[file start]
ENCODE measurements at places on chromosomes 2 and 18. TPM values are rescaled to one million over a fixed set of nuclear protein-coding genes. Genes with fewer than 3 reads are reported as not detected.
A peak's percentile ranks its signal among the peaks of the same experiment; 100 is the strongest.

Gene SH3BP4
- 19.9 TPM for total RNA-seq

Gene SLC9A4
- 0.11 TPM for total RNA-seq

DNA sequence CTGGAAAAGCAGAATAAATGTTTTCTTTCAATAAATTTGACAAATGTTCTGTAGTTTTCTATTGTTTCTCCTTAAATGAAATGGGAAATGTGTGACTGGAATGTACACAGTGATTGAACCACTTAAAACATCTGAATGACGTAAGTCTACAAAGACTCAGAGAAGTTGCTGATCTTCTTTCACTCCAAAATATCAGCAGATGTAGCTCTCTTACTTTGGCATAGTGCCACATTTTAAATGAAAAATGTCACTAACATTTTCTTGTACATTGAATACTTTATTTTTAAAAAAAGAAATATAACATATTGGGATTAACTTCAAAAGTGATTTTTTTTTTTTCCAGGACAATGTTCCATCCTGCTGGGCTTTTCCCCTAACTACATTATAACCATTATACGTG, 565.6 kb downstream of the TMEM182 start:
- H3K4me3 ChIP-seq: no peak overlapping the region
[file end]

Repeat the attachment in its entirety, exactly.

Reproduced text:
ENCODE measurements at places on chromosomes 2 and 18. TPM values are rescaled to one million over a fixed set of nuclear protein-coding genes. Genes with fewer than 3 reads are reported as not detected.
A peak's percentile ranks its signal among the peaks of the same experiment; 100 is the strongest.

Gene SH3BP4
- 19.9 TPM for total RNA-seq

Gene SLC9A4
- 0.11 TPM for total RNA-seq

DNA sequence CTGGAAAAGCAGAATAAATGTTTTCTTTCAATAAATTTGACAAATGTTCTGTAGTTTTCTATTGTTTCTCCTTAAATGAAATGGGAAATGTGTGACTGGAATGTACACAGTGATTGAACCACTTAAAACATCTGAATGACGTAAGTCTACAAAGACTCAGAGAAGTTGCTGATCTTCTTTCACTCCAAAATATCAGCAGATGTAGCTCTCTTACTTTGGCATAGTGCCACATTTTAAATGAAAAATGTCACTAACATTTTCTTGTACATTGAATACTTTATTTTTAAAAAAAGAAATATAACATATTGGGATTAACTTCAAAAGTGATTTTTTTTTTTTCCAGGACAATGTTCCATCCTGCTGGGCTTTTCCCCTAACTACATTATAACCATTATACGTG, 565.6 kb downstream of the TMEM182 start:
- H3K4me3 ChIP-seq: no peak overlapping the region